In Monday’s unanimous ruling, the court found that e-mail users have the same reasonable expectation of privacy in their stored e-mail as they do in their telephone calls. The 6th U.S. Circuit Court of Appeals is the first circuit court ever to make that finding.
Over the past 20 years, the government has routinely used the federal Stored Communications Act (SCA) to obtain stored e-mail from ISPs without a warrant. But this week’s ruling found that the SCA violates the Fourth Amendment.
“We have little difficulty agreeing with the district court that individuals maintain a reasonable expectation of privacy in e-mails that are stored with, or sent or received through, a commercial Internet service provider,” the court ruled. “The content of e-mail is something that the user ‘seeks to preserve as private,’ and therefore ‘may be constitutionally protected.'”
The court continued: “It goes without saying that like the telephone earlier in our history, e-mail is an ever-increasing mode of private communication, and protecting shared communications through this medium is as important to Fourth Amendment principles today as protecting telephone conversations has been in the past.”
Steven Warshak brought the case against the United States in the Southern District of Ohio federal court to stop the government’s repeated secret searches and seizures of his stored e-mail using the SCA. The district court ruled that the government cannot use the SCA to obtain stored e-mail without a warrant or prior notice to the e-mail account holder, but the government appealed that ruling to the 6th Circuit.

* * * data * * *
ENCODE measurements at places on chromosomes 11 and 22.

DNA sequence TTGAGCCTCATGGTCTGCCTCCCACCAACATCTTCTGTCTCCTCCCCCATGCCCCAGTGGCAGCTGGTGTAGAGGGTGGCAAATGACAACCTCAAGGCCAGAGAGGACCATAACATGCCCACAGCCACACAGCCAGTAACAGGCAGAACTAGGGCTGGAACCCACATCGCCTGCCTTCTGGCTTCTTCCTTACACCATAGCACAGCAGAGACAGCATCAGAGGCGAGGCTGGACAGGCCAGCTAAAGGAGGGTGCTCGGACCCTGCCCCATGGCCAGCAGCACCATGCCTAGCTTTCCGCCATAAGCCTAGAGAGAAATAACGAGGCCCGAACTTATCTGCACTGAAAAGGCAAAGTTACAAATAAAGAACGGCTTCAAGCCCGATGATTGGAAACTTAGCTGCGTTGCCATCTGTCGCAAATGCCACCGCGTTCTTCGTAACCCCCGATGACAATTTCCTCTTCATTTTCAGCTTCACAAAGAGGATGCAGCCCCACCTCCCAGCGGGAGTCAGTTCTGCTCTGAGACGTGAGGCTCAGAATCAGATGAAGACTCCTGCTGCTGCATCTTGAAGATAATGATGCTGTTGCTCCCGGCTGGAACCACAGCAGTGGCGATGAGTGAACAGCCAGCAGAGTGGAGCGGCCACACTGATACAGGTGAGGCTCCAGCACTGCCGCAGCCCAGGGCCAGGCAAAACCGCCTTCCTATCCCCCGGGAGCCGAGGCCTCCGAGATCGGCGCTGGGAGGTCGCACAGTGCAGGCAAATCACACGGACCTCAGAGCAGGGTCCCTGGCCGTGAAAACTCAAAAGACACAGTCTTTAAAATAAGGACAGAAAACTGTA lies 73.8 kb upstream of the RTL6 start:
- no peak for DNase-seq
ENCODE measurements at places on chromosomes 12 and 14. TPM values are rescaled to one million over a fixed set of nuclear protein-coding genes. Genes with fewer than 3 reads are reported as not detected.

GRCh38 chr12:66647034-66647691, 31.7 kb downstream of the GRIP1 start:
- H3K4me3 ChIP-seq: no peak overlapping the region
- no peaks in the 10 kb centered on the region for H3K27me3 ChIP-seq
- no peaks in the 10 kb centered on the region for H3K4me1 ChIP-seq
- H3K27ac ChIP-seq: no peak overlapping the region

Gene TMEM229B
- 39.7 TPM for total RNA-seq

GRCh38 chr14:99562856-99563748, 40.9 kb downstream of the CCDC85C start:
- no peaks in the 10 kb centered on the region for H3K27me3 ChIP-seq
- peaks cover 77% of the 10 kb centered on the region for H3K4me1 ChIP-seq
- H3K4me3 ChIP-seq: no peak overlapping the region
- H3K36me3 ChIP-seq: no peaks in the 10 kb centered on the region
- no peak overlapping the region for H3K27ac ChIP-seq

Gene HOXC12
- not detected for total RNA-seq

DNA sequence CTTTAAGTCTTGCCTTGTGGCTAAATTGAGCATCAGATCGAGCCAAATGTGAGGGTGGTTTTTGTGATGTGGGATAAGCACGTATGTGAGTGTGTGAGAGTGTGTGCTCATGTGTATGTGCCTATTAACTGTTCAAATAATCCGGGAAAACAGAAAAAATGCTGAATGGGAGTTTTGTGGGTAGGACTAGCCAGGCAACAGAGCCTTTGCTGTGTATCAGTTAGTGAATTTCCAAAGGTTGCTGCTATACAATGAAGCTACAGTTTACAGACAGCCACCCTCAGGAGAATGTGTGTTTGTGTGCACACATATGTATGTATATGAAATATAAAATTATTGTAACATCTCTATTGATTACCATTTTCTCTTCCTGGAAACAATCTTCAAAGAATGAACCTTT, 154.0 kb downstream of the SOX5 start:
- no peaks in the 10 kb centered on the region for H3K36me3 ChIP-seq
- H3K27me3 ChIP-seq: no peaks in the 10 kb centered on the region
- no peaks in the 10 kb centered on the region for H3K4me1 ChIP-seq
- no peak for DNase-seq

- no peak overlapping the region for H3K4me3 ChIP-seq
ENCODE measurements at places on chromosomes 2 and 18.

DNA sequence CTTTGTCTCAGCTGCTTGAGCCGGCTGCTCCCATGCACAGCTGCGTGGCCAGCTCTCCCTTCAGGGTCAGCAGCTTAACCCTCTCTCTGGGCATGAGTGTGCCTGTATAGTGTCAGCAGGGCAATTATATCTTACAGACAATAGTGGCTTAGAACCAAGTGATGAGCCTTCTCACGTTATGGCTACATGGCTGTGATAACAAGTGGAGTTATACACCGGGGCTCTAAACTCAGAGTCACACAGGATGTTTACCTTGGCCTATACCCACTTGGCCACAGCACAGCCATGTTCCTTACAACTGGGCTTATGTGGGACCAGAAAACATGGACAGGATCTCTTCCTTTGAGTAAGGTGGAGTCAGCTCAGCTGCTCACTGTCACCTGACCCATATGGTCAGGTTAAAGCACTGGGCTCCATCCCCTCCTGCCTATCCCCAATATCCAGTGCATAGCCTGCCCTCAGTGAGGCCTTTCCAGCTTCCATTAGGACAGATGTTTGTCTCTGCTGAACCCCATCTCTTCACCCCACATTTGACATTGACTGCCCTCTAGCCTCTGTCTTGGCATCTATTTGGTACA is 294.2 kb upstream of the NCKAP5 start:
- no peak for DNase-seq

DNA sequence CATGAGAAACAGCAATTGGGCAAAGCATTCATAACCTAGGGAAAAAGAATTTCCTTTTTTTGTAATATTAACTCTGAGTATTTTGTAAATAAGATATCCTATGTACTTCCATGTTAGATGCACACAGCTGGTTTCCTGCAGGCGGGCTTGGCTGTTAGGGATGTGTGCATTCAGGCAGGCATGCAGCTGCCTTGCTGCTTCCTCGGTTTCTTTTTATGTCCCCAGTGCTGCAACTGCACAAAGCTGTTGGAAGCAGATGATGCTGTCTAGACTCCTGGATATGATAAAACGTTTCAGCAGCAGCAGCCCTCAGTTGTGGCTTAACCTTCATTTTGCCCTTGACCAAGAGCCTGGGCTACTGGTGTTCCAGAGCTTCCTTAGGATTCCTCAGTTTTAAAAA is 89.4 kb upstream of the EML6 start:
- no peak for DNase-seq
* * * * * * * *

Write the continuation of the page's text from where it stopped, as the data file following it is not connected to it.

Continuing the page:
The Electronic Frontier Foundation served as an amicus in the case, joined by the American Civil Liberties Union and the Center for Democracy & Technology. Law professors Susan Freiwald and Patricia Bellia also submitted an amicus brief, and the case was successfully argued at the 6th Circuit by Warshak’s counsel Martin Weinberg.
Privacy Advocates Applaud
“E-mail users expect that their Hotmail and Gmail inboxes are just as private as their postal mail and their telephone calls,” Electronic Frontier Foundation Staff Attorney Kevin Bankston said in a statement. “The government tried to get around this common sense conclusion, but the Constitution applies online as well as offline, as the court correctly found. That means that the government can’t secretly seize your e-mails without a warrant.”
Marc Rotenberg, president of the Electronic Privacy Information Center, agreed with Bankston. He called it a “good decision” that helps clarify an area of the law that has confused many court magistrates faced with applying the Fourth Amendment standards to stored e-mail.
“As the ruling currently stands, it’s one of the most significant decisions in several years concerning privacy because it came down from the federal appeals court,” Rotenberg said. “This ruling impacts not only e-mail companies but also many others. So we’ll certainly be interested to see what happens.”